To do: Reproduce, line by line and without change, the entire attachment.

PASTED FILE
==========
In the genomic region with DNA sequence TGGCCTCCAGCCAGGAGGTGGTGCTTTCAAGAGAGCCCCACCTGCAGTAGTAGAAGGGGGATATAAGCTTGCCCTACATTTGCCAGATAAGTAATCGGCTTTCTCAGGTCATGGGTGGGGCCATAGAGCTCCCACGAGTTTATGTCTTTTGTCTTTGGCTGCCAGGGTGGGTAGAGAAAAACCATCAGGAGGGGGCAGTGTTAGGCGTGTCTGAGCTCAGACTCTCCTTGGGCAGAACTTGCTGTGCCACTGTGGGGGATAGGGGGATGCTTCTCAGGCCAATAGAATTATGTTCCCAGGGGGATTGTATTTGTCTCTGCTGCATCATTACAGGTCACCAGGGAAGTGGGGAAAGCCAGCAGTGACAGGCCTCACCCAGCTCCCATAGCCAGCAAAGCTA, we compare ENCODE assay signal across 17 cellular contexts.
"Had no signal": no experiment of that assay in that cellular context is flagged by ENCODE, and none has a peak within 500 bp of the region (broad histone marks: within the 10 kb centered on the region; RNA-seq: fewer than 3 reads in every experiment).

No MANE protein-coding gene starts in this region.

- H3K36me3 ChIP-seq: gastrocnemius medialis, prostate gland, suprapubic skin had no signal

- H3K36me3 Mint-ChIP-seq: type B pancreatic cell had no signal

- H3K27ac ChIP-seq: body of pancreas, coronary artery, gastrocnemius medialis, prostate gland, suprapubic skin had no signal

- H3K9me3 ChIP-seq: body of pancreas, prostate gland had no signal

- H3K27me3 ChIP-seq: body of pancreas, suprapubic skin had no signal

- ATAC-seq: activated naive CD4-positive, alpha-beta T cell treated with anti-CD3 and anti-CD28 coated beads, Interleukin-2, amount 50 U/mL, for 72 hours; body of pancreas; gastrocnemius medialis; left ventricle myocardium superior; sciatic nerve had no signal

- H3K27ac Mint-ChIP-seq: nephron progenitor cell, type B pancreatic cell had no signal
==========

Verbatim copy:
In the genomic region with DNA sequence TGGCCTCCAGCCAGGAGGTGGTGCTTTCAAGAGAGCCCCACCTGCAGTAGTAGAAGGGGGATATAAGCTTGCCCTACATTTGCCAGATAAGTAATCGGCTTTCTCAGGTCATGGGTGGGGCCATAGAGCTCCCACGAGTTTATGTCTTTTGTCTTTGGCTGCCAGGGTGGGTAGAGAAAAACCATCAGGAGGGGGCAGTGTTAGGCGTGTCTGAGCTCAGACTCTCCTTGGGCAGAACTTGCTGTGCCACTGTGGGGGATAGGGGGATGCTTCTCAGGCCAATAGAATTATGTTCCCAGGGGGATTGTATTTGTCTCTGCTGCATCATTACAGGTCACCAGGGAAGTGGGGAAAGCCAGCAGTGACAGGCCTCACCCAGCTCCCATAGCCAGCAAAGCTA, we compare ENCODE assay signal across 17 cellular contexts.
"Had no signal": no experiment of that assay in that cellular context is flagged by ENCODE, and none has a peak within 500 bp of the region (broad histone marks: within the 10 kb centered on the region; RNA-seq: fewer than 3 reads in every experiment).

No MANE protein-coding gene starts in this region.

- H3K36me3 ChIP-seq: gastrocnemius medialis, prostate gland, suprapubic skin had no signal

- H3K36me3 Mint-ChIP-seq: type B pancreatic cell had no signal

- H3K27ac ChIP-seq: body of pancreas, coronary artery, gastrocnemius medialis, prostate gland, suprapubic skin had no signal

- H3K9me3 ChIP-seq: body of pancreas, prostate gland had no signal

- H3K27me3 ChIP-seq: body of pancreas, suprapubic skin had no signal

- ATAC-seq: activated naive CD4-positive, alpha-beta T cell treated with anti-CD3 and anti-CD28 coated beads, Interleukin-2, amount 50 U/mL, for 72 hours; body of pancreas; gastrocnemius medialis; left ventricle myocardium superior; sciatic nerve had no signal

- H3K27ac Mint-ChIP-seq: nephron progenitor cell, type B pancreatic cell had no signal